Research & Commentary: Michigan Considers Moving to 401(k)s for Teachers
In this Research & Commentary, Matthew Glans examines a proposed pension reform plan in Michigan which would move all new teachers to a 401(k)-style defined-contribution plan.
Despite having implemented several major reforms over the past two decades, many of Michigan’s pension systems remain deeply in debt and unable to handle the state’s growing liabilities and an aging pension population.
To address this problem, several lawmakers, in both houses of the Michigan Legislature, recently proposed a major pension reform plan that would move all new teachers to a 401(k)-style defined-contribution plan. The new bills would block enrollment in the Michigan Public Schools Employee Retirement System (MPSERS), which has accumulated a $29 billion unfunded liability, for new teachers beginning on September 30.
Under the new system, the State of Michigan would contribute 4 percent of a teacher’s wages toward the state’s retirement fund. Employees could choose to contribute an additional 3 percent, which would also be matched by the employer, this would incentivize savings and strengthen the individual accounts. The employer match would be covered by the state. Existing employees in the MPSERS system would continue to get their pension benefits.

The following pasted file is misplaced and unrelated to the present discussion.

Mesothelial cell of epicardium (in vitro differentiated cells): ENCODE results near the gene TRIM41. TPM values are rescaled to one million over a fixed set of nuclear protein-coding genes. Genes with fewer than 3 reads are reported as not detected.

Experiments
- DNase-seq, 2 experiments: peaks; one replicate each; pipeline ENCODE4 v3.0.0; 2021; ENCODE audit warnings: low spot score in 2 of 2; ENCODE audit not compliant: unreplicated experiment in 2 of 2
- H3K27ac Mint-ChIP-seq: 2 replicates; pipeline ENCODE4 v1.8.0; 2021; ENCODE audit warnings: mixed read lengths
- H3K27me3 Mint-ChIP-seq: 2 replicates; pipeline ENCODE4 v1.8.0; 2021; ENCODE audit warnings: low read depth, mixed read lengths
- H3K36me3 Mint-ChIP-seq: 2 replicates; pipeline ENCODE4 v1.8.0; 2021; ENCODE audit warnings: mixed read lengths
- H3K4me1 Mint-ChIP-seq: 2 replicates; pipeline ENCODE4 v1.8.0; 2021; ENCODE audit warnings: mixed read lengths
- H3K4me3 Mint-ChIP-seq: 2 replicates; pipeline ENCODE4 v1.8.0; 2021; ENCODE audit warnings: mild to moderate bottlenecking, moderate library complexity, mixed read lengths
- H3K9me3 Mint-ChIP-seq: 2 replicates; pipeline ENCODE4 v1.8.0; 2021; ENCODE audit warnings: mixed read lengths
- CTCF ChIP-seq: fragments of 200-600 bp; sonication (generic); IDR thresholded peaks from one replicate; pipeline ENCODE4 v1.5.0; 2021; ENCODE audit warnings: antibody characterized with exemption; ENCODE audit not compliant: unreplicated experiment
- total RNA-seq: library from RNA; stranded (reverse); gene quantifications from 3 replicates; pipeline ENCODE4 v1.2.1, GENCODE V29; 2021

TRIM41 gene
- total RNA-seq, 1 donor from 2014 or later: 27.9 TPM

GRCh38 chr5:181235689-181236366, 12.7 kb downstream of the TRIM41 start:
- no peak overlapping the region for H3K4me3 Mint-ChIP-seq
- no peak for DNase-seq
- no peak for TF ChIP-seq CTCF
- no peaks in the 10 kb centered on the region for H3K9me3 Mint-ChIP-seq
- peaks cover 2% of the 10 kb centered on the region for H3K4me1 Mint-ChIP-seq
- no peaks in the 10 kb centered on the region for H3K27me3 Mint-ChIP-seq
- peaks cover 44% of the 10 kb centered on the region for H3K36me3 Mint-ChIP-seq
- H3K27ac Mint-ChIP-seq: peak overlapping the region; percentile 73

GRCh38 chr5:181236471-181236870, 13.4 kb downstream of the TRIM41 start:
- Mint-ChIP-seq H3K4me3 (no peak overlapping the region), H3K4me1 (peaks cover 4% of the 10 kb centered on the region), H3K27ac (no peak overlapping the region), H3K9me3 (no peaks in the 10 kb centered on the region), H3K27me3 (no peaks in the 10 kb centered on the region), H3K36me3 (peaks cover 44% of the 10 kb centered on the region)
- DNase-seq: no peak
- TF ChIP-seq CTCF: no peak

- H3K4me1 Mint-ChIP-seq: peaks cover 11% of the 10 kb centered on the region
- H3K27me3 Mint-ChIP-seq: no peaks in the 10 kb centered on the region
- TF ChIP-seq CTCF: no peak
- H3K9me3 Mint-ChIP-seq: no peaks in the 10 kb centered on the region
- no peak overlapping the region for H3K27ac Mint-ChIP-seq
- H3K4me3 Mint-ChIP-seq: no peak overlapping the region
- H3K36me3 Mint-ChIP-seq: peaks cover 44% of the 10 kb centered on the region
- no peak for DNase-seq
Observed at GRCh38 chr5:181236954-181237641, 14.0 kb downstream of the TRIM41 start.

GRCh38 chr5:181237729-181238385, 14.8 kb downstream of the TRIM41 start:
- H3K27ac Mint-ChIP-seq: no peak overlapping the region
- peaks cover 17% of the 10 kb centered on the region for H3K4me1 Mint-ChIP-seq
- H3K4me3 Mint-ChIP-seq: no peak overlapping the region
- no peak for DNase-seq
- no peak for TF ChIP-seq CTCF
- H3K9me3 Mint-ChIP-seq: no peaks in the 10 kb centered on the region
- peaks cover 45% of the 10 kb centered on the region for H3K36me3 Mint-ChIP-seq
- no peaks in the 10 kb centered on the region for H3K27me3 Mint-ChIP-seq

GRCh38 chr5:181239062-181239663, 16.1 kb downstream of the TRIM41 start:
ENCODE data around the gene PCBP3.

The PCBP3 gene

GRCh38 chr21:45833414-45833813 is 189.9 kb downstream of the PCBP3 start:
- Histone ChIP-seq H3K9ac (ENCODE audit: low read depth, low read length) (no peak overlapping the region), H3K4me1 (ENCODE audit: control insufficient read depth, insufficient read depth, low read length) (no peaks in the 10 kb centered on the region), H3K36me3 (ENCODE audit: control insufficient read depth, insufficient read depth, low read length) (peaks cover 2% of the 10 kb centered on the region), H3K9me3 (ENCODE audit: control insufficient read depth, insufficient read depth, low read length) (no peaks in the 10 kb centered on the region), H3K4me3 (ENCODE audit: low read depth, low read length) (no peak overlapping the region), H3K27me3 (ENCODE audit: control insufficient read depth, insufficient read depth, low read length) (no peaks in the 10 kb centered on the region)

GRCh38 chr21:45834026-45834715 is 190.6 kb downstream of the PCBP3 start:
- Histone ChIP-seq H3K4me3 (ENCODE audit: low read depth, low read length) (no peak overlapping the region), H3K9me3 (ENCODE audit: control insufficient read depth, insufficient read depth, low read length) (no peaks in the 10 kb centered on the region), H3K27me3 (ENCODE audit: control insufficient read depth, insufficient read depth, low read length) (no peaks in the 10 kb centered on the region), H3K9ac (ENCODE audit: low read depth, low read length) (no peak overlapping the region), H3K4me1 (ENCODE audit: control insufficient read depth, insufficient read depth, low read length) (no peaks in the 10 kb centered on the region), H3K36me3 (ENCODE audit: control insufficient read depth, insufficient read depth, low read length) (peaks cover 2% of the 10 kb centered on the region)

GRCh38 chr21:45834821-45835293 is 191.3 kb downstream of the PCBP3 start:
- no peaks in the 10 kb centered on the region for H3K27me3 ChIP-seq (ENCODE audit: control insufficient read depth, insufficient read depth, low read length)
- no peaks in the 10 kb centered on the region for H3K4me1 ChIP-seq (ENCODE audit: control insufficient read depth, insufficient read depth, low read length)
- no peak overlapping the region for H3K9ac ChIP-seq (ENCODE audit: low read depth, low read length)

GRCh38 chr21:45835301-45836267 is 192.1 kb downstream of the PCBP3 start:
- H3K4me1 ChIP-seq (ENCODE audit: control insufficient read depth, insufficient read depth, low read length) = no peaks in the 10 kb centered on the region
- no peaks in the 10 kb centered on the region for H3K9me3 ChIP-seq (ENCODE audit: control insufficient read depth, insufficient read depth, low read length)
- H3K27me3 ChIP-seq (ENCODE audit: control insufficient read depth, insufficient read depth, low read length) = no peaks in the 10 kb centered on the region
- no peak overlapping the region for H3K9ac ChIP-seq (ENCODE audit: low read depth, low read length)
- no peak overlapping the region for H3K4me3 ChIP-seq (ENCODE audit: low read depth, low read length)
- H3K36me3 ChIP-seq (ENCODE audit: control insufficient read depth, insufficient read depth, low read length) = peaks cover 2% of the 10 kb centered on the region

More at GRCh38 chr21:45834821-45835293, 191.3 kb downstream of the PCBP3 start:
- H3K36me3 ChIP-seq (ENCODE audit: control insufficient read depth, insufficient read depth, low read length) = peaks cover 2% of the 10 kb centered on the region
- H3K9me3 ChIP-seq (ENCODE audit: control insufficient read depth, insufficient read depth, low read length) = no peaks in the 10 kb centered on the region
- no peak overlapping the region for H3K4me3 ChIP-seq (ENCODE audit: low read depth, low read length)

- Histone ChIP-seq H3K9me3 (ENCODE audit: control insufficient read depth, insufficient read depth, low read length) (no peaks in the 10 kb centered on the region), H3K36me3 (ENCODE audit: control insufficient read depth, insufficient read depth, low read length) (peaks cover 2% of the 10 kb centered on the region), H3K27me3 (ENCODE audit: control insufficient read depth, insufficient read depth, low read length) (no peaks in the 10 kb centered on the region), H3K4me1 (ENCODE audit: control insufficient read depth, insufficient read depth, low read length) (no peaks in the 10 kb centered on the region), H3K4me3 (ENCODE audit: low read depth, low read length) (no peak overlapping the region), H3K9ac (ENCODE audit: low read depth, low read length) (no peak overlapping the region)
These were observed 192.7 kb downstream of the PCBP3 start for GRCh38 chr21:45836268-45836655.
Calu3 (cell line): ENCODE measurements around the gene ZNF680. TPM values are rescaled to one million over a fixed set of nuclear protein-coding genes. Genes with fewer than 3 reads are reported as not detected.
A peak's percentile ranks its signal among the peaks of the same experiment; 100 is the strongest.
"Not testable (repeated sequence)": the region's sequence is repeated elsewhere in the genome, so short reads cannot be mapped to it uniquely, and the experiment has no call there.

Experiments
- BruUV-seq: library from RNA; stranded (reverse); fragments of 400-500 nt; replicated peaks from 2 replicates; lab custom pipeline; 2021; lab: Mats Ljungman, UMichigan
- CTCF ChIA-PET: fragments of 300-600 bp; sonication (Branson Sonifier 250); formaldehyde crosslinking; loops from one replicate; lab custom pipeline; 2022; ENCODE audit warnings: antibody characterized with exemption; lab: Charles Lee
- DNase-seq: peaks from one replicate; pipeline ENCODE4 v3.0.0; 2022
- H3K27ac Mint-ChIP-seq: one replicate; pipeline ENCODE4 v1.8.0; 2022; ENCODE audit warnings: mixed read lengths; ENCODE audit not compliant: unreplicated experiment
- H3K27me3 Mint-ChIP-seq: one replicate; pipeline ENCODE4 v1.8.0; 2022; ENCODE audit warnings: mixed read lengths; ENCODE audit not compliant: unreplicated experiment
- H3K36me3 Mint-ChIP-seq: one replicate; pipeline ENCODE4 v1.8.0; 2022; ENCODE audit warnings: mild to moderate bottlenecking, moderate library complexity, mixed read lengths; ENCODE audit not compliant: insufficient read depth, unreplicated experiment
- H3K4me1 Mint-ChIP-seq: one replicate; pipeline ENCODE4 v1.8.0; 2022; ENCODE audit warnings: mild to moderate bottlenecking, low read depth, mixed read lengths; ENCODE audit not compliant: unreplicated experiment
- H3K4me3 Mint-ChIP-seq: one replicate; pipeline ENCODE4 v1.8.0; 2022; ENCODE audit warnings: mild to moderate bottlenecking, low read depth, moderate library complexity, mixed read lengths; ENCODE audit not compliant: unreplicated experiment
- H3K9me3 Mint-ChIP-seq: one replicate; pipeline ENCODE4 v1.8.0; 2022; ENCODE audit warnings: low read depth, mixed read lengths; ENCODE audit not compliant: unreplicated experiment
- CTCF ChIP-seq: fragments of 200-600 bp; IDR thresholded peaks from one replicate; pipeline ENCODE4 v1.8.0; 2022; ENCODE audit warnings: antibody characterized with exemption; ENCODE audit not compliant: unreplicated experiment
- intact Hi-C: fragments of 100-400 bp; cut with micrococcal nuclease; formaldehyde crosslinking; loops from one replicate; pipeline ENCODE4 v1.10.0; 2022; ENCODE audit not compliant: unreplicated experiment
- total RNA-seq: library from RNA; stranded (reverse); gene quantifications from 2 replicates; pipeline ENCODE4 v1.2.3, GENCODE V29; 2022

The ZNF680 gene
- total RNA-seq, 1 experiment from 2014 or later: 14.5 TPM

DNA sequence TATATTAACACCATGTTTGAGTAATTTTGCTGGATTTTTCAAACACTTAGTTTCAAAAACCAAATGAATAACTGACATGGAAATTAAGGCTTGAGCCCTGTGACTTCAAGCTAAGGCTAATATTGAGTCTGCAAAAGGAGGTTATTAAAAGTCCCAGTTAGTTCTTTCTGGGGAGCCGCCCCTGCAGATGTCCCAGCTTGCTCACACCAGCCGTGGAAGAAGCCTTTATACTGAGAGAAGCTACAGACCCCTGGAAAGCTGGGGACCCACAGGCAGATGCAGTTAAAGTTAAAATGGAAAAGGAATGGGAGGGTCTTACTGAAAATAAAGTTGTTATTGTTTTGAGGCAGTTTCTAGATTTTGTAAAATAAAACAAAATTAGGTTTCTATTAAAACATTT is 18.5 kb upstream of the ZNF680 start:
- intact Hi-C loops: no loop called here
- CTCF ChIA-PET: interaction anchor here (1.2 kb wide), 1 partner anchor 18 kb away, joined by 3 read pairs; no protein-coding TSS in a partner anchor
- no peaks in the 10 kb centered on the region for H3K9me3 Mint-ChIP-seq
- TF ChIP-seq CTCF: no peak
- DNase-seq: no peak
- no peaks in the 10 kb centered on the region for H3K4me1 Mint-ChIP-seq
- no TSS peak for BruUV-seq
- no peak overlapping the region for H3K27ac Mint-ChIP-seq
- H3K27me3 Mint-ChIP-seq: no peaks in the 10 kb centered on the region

Moving state workers to a defined-contribution model puts the state on a path towards lowering costs and improving flexibility. Under a defined-contribution plan, employers pay a fixed amount during the course of a worker’s career, this amount is then deposited into a personal account which the workers controls and manages, This allows the worker greater control over their retirement and the ability to customize it to their own needs. These plans not only give worker’s more control over their own money but give more budget certainty to taxpayers.